A couple of weeks ago, the 2014 Report on “Religious Freedom in the World” was published by Aid to the Church in Need, a Pontifical Foundation entity.
Aid to the Church in Need monitors religious liberty around the world. Its latest report covered the period October 2012 to June 2014. It concluded that of the world’s 196 countries, changes in the condition of religious liberty were noted in 61 of them: in only six countries did things improve; conditions worsened in the other 55.
In 81 countries, or 41 percent of the total, religious freedom was recorded as either impaired or in decline. Muslim countries were the worst offenders: no group was persecuted more than Christians; also, Jews and other Muslims did not fare well. Secular authoritarian regimes, e.g., North Korea and China, also have a horrible record.
Comparatively speaking, religious liberty in the U.S. is in good shape; there is little outright oppression. However, conditions are deteriorating, thanks to the efforts of left-wing activists. Issues such as “faith schools, homosexual marriage and euthanasia” are driving the conflict between “progressives” and traditionalists. The report observes that “where the rights of homosexuals or gender equality campaigners conflict with the rights of conscience of religious believers, the former groups usually take precedence.” What is particularly outrageous about this situation is the fact that religious liberty is enshrined in the First Amendment.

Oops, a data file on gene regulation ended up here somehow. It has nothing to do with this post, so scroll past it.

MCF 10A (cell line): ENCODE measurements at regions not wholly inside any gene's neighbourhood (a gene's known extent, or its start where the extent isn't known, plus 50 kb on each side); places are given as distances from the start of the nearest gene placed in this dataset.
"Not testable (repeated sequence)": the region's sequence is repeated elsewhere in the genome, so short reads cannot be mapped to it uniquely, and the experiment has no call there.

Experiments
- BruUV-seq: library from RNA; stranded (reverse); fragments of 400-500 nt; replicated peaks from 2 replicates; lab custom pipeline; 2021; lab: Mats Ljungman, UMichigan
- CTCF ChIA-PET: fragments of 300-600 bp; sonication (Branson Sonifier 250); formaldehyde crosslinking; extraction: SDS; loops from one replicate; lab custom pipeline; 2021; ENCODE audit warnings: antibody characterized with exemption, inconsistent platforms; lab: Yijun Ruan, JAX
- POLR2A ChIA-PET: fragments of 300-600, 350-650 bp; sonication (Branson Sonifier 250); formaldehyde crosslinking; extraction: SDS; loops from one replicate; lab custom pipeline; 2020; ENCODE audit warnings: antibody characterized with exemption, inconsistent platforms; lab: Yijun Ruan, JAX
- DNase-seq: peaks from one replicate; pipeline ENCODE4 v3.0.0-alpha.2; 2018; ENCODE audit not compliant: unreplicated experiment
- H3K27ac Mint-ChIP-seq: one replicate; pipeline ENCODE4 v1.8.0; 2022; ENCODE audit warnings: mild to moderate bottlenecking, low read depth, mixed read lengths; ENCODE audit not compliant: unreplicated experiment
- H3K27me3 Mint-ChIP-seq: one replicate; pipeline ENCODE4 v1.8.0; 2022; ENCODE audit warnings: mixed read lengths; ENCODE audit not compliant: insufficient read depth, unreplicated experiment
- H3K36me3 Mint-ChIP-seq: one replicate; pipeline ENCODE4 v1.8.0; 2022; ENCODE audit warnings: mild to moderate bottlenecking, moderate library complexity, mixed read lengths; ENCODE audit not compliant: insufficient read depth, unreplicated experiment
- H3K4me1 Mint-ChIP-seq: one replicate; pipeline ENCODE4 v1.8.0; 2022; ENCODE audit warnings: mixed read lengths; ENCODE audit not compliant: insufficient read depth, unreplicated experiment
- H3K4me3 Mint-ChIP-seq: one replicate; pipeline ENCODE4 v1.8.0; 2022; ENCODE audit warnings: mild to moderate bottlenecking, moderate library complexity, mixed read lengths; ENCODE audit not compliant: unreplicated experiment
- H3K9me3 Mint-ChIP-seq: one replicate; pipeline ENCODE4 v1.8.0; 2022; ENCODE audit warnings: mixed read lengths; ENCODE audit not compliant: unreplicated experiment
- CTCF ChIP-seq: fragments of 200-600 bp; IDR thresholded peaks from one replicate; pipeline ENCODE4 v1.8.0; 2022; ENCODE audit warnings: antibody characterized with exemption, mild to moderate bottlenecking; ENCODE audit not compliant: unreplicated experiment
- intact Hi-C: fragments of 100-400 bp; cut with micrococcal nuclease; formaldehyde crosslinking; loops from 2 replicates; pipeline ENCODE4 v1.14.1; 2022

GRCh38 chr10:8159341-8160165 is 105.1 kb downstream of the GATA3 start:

In other words, it is open season on Christians: in nations run by Muslims and communists, they are being murdered and oppressed in record numbers; in democratic nations, they are being discriminated against by militant secularists. This is where religious extremists and secular extremists come together. Both are a menace to religious liberty.